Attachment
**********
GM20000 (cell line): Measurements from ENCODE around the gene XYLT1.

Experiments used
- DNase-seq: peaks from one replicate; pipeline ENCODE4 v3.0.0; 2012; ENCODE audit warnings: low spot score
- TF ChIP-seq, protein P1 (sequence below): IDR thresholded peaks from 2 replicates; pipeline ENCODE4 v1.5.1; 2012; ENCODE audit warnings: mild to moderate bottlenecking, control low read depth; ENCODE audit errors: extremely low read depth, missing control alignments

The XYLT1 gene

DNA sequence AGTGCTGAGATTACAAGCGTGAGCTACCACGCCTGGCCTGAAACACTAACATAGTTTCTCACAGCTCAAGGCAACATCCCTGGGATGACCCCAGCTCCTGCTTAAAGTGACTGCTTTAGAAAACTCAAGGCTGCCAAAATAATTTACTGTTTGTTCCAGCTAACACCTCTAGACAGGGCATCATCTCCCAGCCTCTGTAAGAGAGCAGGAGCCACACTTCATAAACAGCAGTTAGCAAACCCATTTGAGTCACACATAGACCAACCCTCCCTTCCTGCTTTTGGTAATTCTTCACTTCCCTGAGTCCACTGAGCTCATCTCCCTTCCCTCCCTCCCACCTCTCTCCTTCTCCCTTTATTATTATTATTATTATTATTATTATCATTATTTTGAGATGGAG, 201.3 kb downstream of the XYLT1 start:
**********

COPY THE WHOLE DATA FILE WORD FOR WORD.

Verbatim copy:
GM20000 (cell line): Measurements from ENCODE around the gene XYLT1.

Experiments used
- DNase-seq: peaks from one replicate; pipeline ENCODE4 v3.0.0; 2012; ENCODE audit warnings: low spot score
- TF ChIP-seq, protein P1 (sequence below): IDR thresholded peaks from 2 replicates; pipeline ENCODE4 v1.5.1; 2012; ENCODE audit warnings: mild to moderate bottlenecking, control low read depth; ENCODE audit errors: extremely low read depth, missing control alignments

The XYLT1 gene

DNA sequence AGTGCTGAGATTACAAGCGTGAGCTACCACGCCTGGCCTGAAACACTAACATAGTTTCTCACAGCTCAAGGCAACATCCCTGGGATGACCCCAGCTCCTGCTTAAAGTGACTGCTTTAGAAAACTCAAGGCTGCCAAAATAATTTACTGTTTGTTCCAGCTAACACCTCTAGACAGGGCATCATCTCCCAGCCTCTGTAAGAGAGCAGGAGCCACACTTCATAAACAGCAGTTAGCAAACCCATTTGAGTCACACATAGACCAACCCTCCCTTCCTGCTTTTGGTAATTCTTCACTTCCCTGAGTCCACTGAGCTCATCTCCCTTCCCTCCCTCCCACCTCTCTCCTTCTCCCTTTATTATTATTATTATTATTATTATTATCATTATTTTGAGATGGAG, 201.3 kb downstream of the XYLT1 start: